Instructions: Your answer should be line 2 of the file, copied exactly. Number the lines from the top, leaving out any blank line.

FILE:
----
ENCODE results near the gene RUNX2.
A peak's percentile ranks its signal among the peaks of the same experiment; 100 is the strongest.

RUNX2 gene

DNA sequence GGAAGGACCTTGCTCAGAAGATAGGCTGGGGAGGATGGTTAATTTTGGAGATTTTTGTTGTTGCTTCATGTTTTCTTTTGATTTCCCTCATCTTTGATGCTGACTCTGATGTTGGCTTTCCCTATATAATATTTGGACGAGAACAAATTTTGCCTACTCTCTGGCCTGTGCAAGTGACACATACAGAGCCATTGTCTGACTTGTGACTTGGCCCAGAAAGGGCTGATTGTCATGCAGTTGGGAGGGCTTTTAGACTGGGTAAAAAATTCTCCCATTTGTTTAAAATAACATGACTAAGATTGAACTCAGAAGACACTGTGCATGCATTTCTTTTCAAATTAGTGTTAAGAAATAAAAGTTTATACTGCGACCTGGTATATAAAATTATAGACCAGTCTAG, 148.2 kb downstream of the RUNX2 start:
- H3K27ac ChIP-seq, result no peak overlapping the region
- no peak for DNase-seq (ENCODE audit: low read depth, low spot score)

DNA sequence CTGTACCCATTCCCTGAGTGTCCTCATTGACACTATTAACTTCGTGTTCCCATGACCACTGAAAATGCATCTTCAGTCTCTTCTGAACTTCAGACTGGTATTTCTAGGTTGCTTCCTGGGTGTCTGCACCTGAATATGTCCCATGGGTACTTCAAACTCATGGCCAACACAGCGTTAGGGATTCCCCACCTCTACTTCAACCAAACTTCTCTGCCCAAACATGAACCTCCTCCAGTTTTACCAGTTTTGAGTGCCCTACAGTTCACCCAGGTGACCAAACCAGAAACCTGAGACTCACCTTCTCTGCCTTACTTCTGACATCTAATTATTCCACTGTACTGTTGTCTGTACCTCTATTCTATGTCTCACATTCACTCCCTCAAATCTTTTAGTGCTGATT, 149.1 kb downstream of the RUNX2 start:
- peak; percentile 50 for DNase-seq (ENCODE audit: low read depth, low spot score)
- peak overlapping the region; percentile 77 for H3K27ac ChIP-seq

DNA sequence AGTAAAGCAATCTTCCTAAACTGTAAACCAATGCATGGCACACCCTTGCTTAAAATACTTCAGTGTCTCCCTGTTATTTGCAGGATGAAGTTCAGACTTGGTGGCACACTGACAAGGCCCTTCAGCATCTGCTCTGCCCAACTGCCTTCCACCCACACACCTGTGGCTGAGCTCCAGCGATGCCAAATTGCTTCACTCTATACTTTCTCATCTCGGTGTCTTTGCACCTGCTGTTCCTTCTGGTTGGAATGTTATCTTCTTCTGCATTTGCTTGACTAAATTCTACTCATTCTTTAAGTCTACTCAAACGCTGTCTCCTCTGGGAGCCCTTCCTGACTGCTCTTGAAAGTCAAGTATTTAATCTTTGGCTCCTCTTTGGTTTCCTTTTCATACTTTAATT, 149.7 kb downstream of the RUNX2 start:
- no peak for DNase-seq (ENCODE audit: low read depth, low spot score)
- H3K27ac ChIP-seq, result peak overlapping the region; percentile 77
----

A peak's percentile ranks its signal among the peaks of the same experiment; 100 is the strongest.